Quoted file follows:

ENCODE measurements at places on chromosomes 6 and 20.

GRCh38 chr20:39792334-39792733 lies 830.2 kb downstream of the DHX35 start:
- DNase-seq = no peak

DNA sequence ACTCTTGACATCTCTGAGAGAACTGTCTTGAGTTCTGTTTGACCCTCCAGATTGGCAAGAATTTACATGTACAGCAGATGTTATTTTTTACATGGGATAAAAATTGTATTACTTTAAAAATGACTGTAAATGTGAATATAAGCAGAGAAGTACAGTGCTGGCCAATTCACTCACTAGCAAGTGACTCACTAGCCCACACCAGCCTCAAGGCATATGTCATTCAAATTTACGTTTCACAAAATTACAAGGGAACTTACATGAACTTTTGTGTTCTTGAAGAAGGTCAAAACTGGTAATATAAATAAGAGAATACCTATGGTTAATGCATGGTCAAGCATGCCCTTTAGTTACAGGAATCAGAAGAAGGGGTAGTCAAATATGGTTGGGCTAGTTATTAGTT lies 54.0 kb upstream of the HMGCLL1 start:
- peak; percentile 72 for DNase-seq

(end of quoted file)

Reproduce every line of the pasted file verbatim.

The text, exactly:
ENCODE measurements at places on chromosomes 6 and 20.

GRCh38 chr20:39792334-39792733 lies 830.2 kb downstream of the DHX35 start:
- DNase-seq = no peak

DNA sequence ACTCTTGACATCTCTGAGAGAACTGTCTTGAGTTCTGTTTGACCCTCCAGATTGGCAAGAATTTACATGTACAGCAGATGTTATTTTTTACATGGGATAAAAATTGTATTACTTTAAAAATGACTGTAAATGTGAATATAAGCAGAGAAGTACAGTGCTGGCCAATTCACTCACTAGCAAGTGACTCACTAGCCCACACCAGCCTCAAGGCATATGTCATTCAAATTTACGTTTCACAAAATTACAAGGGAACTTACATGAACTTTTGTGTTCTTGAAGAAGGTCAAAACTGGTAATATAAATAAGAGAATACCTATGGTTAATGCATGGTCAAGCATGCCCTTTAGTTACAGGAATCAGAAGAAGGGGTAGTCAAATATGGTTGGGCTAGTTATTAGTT lies 54.0 kb upstream of the HMGCLL1 start:
- peak; percentile 72 for DNase-seq